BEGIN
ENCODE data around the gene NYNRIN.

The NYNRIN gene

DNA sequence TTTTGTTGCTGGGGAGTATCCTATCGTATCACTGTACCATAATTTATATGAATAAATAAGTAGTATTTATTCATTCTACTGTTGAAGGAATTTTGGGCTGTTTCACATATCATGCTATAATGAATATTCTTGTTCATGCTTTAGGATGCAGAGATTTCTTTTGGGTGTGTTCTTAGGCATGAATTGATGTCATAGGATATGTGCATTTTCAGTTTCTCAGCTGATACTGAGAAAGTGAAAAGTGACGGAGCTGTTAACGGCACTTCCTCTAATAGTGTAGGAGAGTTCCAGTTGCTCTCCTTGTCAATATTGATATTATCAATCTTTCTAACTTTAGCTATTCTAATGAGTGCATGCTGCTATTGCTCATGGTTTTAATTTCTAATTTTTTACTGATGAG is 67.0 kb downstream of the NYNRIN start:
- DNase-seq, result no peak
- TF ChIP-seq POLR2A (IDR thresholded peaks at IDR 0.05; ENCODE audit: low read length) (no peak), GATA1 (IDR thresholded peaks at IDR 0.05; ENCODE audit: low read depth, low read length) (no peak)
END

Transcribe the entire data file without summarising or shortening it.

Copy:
ENCODE data around the gene NYNRIN.

The NYNRIN gene

DNA sequence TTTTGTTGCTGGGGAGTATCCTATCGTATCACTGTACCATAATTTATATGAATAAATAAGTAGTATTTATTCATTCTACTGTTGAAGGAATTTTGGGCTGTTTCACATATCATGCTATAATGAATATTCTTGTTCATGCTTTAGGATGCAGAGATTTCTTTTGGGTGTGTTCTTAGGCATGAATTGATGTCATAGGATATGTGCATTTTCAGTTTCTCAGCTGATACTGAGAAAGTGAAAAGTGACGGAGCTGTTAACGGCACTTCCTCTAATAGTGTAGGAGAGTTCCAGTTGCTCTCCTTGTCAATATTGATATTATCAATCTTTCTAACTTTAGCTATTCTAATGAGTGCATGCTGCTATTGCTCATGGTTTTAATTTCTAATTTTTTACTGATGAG is 67.0 kb downstream of the NYNRIN start:
- DNase-seq, result no peak
- TF ChIP-seq POLR2A (IDR thresholded peaks at IDR 0.05; ENCODE audit: low read length) (no peak), GATA1 (IDR thresholded peaks at IDR 0.05; ENCODE audit: low read depth, low read length) (no peak)